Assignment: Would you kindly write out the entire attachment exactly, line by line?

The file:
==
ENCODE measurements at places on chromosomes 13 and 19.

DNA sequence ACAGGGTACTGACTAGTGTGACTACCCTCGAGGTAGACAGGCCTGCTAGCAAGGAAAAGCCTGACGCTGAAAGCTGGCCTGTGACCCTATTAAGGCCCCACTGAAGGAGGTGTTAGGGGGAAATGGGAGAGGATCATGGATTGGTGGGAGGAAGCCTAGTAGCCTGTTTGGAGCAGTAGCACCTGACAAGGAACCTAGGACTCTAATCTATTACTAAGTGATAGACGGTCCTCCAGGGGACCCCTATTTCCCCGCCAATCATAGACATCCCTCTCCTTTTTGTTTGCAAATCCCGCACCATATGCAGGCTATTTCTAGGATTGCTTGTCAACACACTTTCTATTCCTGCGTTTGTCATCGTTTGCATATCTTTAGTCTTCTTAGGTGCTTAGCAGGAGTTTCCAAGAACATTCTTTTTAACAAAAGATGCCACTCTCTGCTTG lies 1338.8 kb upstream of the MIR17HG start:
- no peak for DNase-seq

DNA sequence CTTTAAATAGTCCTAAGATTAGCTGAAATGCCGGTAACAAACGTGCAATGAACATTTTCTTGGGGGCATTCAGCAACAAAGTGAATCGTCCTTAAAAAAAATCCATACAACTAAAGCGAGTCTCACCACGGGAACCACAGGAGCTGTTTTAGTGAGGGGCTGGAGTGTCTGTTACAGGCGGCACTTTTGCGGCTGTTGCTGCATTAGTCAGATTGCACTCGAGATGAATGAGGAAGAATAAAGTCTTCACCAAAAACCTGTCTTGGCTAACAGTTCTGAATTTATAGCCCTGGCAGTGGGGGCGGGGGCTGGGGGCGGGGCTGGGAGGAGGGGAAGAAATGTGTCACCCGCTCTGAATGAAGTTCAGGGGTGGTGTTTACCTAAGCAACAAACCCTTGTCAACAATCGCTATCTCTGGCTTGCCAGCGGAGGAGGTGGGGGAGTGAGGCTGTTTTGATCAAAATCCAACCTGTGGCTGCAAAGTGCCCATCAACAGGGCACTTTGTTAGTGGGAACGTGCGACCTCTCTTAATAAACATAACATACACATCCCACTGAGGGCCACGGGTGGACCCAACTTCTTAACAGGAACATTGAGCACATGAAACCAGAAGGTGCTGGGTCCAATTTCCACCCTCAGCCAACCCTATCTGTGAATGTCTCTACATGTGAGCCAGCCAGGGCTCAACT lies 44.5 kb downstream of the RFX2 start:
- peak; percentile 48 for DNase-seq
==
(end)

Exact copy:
ENCODE measurements at places on chromosomes 13 and 19.

DNA sequence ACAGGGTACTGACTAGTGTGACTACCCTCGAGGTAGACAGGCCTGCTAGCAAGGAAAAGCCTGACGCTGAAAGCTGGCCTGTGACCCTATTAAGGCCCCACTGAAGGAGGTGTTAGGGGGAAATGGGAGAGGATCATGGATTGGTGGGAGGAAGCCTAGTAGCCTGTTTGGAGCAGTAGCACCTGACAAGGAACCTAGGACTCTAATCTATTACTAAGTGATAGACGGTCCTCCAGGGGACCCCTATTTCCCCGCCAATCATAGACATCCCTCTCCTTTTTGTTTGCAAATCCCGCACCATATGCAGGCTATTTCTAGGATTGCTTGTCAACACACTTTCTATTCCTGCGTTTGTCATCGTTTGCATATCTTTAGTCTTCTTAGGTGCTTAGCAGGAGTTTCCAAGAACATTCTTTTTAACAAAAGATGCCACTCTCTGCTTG lies 1338.8 kb upstream of the MIR17HG start:
- no peak for DNase-seq

DNA sequence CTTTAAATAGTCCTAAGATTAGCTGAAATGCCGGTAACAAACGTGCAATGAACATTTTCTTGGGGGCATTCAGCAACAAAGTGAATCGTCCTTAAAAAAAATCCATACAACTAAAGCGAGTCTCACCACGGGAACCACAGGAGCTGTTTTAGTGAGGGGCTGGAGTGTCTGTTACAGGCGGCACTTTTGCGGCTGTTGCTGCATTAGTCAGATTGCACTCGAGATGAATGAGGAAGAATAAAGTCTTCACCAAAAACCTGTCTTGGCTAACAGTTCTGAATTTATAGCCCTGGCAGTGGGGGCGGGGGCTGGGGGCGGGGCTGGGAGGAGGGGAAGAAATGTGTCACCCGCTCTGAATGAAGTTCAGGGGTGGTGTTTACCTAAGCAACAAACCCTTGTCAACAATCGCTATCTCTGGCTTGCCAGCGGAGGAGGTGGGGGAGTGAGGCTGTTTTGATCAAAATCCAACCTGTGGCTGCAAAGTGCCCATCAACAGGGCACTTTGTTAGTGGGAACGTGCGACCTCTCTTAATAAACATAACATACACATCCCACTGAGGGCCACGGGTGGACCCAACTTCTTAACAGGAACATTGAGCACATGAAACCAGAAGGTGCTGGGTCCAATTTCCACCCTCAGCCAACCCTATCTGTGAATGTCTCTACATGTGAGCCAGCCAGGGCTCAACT lies 44.5 kb downstream of the RFX2 start:
- peak; percentile 48 for DNase-seq